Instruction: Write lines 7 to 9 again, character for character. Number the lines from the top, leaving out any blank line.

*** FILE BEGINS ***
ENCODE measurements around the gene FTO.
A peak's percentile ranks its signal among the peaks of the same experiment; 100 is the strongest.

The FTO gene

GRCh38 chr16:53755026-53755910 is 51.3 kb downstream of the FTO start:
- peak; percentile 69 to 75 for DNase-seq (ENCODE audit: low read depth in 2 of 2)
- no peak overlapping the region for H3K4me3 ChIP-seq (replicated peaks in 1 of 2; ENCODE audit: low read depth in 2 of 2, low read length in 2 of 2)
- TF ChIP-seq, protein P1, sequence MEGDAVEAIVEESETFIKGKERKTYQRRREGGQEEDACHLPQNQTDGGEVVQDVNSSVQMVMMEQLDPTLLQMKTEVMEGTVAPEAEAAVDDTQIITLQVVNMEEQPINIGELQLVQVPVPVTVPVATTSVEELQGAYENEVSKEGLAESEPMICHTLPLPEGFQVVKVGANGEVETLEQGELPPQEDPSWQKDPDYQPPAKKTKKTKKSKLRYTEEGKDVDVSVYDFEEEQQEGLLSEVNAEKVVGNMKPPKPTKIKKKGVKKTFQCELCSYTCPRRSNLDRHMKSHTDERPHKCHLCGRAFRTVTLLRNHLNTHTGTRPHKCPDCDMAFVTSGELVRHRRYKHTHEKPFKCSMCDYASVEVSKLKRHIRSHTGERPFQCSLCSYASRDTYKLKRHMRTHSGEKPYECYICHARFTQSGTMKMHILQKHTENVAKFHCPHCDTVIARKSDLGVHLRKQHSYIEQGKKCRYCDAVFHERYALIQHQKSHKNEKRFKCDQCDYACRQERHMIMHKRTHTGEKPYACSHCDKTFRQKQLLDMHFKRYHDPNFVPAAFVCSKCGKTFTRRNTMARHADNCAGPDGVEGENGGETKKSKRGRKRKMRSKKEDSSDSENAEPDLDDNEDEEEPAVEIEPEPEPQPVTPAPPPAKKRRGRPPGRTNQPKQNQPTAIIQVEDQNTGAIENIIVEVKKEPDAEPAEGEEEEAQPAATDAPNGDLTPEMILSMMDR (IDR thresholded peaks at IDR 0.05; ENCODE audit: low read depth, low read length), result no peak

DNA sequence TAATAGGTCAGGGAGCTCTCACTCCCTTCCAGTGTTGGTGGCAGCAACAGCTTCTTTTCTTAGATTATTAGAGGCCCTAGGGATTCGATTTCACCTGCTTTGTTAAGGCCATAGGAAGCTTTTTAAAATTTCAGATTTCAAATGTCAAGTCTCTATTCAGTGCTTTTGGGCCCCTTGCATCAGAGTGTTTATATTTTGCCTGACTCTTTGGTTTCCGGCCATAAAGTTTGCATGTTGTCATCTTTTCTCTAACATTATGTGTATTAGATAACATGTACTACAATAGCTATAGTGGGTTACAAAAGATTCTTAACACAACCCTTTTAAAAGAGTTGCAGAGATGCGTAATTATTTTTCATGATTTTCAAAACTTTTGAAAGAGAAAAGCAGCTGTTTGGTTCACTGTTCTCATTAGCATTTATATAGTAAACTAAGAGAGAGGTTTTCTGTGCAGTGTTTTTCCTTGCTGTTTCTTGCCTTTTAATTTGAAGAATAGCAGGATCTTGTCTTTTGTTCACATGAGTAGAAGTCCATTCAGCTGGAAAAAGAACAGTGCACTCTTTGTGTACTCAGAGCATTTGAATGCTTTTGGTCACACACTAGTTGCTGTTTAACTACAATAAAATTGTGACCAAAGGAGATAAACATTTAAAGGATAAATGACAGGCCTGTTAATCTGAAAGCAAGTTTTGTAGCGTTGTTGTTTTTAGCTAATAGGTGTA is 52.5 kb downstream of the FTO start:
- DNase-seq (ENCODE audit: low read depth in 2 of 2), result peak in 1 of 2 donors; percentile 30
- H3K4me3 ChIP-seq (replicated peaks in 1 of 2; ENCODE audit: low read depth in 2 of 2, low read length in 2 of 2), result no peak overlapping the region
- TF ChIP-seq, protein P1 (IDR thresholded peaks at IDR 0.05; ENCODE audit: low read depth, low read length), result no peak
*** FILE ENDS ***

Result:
- TF ChIP-seq, protein P1, sequence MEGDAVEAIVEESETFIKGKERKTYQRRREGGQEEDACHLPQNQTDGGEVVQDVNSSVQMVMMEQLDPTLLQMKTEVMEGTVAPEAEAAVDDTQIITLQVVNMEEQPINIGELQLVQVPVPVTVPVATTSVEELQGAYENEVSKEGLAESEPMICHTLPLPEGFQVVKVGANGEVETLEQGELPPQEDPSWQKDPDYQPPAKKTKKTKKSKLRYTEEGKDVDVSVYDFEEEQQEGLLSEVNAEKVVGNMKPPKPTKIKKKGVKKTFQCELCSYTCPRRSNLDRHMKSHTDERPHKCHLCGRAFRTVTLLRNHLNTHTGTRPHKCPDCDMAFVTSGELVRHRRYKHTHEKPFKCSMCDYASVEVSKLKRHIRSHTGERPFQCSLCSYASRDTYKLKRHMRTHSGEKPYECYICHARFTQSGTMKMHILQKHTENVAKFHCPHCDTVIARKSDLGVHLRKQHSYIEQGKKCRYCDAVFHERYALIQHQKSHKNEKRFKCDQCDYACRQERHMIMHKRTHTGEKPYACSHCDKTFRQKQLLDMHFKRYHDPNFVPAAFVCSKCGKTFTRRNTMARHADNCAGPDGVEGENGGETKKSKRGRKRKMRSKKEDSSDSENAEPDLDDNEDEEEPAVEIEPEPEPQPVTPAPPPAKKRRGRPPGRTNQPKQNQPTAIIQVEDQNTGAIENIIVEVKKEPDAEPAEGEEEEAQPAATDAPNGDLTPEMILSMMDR (IDR thresholded peaks at IDR 0.05; ENCODE audit: low read depth, low read length), result no peak

DNA sequence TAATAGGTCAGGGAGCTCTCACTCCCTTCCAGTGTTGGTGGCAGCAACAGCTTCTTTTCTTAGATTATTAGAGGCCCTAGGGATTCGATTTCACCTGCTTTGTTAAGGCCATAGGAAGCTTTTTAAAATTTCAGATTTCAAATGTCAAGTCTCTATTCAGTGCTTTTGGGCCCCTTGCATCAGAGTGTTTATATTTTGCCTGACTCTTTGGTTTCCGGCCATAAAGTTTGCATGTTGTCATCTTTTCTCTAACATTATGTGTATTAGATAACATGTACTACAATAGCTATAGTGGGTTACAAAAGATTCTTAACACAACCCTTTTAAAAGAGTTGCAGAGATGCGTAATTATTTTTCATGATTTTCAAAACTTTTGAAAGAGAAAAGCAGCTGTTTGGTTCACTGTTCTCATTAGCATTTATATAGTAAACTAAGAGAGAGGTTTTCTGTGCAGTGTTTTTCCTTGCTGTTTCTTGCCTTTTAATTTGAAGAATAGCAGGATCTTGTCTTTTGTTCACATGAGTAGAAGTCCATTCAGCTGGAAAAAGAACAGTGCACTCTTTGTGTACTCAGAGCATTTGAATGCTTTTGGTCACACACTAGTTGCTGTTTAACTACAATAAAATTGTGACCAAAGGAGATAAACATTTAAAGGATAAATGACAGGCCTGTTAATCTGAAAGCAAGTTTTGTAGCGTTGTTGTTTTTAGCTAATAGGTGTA is 52.5 kb downstream of the FTO start:
- DNase-seq (ENCODE audit: low read depth in 2 of 2), result peak in 1 of 2 donors; percentile 30